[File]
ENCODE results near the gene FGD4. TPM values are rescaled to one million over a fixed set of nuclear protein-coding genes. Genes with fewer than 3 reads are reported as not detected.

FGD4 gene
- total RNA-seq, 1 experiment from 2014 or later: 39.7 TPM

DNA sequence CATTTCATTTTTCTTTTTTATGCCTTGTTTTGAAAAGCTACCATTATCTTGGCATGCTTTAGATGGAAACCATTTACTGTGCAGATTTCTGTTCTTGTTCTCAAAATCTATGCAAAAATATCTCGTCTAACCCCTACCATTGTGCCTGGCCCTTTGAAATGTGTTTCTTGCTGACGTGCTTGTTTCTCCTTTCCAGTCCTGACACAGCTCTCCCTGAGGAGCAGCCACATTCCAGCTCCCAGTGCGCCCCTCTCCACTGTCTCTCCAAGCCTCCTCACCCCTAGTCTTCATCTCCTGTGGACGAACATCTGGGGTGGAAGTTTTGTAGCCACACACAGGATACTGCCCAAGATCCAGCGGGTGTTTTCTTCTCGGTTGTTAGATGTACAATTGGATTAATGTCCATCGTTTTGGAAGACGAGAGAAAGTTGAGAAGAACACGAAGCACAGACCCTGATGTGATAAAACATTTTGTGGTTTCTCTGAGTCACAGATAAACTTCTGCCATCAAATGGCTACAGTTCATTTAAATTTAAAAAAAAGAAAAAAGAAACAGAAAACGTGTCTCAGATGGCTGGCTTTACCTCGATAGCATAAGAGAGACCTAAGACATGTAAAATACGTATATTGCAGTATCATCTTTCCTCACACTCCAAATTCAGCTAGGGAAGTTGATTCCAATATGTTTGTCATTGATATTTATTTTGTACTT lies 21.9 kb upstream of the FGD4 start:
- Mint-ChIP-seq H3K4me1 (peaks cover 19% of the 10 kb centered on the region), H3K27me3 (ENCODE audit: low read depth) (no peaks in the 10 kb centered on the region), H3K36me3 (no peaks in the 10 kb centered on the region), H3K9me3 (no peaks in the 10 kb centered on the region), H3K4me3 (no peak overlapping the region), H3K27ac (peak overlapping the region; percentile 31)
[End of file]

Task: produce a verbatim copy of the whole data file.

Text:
ENCODE results near the gene FGD4. TPM values are rescaled to one million over a fixed set of nuclear protein-coding genes. Genes with fewer than 3 reads are reported as not detected.

FGD4 gene
- total RNA-seq, 1 experiment from 2014 or later: 39.7 TPM

DNA sequence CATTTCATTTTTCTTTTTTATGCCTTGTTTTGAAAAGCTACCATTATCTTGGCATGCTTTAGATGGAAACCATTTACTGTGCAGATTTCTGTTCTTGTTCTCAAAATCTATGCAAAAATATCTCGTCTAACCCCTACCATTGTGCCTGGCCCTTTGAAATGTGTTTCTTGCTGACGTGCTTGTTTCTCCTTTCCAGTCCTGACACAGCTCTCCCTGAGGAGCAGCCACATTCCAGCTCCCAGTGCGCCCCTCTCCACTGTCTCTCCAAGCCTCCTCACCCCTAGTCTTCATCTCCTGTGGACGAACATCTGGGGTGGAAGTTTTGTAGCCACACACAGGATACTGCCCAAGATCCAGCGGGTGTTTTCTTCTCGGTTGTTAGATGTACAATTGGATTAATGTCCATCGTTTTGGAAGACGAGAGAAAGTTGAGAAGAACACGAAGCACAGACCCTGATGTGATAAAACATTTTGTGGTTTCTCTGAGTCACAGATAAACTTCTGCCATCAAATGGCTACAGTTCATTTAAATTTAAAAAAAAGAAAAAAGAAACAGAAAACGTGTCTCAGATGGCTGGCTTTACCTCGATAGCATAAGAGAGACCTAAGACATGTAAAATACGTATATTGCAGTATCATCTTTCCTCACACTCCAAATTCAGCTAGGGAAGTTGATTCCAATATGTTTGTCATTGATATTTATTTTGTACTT lies 21.9 kb upstream of the FGD4 start:
- Mint-ChIP-seq H3K4me1 (peaks cover 19% of the 10 kb centered on the region), H3K27me3 (ENCODE audit: low read depth) (no peaks in the 10 kb centered on the region), H3K36me3 (no peaks in the 10 kb centered on the region), H3K9me3 (no peaks in the 10 kb centered on the region), H3K4me3 (no peak overlapping the region), H3K27ac (peak overlapping the region; percentile 31)